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This event is now fully booked. If you wish to be added to the waiting list, please complete the web form:
This free event will introduce graduates, academics, professional engineers, NGOs and funders to the opportunities and challenges of working in the international development sector.
Delegates will understand civil engineering demand in the developing world, learn how to meet the needs of international organisations and hear first hand experiences from the field.
The morning conference programme will be followed by a stimulating four hour afternoon workshop run by the Happold Foundation that will address some of the issues raised in the conference and explore how engineers can best offer support in the international development sector.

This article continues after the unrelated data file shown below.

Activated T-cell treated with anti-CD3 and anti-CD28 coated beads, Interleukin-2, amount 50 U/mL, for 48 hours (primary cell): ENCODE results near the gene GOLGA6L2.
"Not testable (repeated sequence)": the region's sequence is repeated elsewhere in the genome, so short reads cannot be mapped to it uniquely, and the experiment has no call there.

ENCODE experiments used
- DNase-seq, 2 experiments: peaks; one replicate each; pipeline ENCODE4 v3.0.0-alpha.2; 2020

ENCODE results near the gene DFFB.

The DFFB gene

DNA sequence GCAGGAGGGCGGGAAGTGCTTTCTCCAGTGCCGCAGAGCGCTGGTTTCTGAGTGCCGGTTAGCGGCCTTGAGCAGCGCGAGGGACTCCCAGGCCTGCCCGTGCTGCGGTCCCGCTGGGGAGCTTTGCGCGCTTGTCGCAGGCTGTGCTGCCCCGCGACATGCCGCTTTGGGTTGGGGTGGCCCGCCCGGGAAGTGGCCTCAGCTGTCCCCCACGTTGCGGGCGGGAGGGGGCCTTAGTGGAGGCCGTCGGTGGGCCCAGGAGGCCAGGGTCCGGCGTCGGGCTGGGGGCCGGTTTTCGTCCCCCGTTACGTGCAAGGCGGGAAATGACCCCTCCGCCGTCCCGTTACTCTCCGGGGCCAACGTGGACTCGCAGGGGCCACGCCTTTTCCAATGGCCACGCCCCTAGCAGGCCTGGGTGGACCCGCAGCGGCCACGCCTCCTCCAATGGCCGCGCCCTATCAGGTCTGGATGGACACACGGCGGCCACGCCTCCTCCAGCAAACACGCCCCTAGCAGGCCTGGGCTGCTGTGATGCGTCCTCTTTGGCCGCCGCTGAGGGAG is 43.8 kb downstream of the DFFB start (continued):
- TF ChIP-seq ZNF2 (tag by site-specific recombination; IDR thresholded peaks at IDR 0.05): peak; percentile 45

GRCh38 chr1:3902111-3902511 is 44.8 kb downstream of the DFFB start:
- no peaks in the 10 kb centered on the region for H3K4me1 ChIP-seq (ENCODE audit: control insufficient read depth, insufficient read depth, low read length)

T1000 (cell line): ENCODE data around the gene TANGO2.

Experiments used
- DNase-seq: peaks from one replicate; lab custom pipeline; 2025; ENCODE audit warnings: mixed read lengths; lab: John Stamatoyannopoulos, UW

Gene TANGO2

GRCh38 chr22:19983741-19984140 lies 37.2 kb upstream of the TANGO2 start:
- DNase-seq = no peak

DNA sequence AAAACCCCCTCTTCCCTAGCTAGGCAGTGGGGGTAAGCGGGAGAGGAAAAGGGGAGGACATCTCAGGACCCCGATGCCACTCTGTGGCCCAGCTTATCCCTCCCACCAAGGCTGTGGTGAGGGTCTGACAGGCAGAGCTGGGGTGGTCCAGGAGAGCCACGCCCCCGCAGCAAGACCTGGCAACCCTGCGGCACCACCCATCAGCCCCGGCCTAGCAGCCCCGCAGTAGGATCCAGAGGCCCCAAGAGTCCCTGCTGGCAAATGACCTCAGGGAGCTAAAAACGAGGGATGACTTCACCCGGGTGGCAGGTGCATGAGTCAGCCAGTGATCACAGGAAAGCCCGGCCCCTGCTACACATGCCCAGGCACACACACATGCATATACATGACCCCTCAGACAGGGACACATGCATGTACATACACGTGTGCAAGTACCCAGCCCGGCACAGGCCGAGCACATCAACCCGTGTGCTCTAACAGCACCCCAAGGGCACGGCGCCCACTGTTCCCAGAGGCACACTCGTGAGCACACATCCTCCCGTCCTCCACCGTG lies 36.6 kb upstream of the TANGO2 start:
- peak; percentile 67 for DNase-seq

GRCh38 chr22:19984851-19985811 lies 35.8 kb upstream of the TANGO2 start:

Spaces for the afternoon are strictly limited and must be booked separately to the main conference.
Please register your interest by sending your name and organization details to Ingrid Zanchetta at: Ingrid.email@example.com to request a place.
08:45 Registration and coffee
09:15 Welcome and introduction
David Balmforth, Past President, Institution of Civil Engineers
09:20 Results of ICE research on the interest and demand for civil engineering in the
international development sector
Sakthy Selvakumaran, Department of Engineering, University of Cambridge
09:35 NGO perspective on work and training opportunities in international development
Brian McSorley, Water and Sanitation Advisor, OXFAM Global Humanitarian Team
09:55 International development from a donor perspective
Hayley Sharp, Infrastructure Advisor, Department for International Development